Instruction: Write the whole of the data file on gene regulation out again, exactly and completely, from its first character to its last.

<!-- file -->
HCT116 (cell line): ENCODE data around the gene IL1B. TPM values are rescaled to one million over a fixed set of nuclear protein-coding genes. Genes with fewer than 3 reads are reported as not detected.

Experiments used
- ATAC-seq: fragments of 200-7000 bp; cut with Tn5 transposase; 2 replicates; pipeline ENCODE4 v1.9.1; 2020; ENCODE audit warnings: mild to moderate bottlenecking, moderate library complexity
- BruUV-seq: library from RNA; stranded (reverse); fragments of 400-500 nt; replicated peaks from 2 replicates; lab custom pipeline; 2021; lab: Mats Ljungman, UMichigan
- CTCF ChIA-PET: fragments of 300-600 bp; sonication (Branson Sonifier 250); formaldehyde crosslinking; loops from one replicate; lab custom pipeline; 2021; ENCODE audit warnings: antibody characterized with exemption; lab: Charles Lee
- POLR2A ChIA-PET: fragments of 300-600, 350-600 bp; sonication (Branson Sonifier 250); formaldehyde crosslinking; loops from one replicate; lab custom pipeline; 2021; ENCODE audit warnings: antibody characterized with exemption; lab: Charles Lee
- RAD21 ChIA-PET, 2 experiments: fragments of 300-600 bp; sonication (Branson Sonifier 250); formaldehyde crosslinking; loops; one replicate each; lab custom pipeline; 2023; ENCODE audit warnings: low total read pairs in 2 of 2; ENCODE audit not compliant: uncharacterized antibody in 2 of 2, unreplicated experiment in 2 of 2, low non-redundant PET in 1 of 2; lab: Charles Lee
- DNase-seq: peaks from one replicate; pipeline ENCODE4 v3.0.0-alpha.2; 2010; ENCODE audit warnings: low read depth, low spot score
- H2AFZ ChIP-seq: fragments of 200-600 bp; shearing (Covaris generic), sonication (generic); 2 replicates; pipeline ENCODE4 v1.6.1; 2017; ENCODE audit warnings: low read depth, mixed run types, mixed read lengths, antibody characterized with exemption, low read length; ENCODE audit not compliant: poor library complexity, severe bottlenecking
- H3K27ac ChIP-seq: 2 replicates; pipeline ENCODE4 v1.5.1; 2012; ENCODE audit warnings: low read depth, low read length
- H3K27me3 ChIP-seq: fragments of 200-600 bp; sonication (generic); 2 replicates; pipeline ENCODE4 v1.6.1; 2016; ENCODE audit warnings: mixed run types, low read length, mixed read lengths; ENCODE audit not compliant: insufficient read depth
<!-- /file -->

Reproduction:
HCT116 (cell line): ENCODE data around the gene IL1B. TPM values are rescaled to one million over a fixed set of nuclear protein-coding genes. Genes with fewer than 3 reads are reported as not detected.

Experiments used
- ATAC-seq: fragments of 200-7000 bp; cut with Tn5 transposase; 2 replicates; pipeline ENCODE4 v1.9.1; 2020; ENCODE audit warnings: mild to moderate bottlenecking, moderate library complexity
- BruUV-seq: library from RNA; stranded (reverse); fragments of 400-500 nt; replicated peaks from 2 replicates; lab custom pipeline; 2021; lab: Mats Ljungman, UMichigan
- CTCF ChIA-PET: fragments of 300-600 bp; sonication (Branson Sonifier 250); formaldehyde crosslinking; loops from one replicate; lab custom pipeline; 2021; ENCODE audit warnings: antibody characterized with exemption; lab: Charles Lee
- POLR2A ChIA-PET: fragments of 300-600, 350-600 bp; sonication (Branson Sonifier 250); formaldehyde crosslinking; loops from one replicate; lab custom pipeline; 2021; ENCODE audit warnings: antibody characterized with exemption; lab: Charles Lee
- RAD21 ChIA-PET, 2 experiments: fragments of 300-600 bp; sonication (Branson Sonifier 250); formaldehyde crosslinking; loops; one replicate each; lab custom pipeline; 2023; ENCODE audit warnings: low total read pairs in 2 of 2; ENCODE audit not compliant: uncharacterized antibody in 2 of 2, unreplicated experiment in 2 of 2, low non-redundant PET in 1 of 2; lab: Charles Lee
- DNase-seq: peaks from one replicate; pipeline ENCODE4 v3.0.0-alpha.2; 2010; ENCODE audit warnings: low read depth, low spot score
- H2AFZ ChIP-seq: fragments of 200-600 bp; shearing (Covaris generic), sonication (generic); 2 replicates; pipeline ENCODE4 v1.6.1; 2017; ENCODE audit warnings: low read depth, mixed run types, mixed read lengths, antibody characterized with exemption, low read length; ENCODE audit not compliant: poor library complexity, severe bottlenecking
- H3K27ac ChIP-seq: 2 replicates; pipeline ENCODE4 v1.5.1; 2012; ENCODE audit warnings: low read depth, low read length
- H3K27me3 ChIP-seq: fragments of 200-600 bp; sonication (generic); 2 replicates; pipeline ENCODE4 v1.6.1; 2016; ENCODE audit warnings: mixed run types, low read length, mixed read lengths; ENCODE audit not compliant: insufficient read depth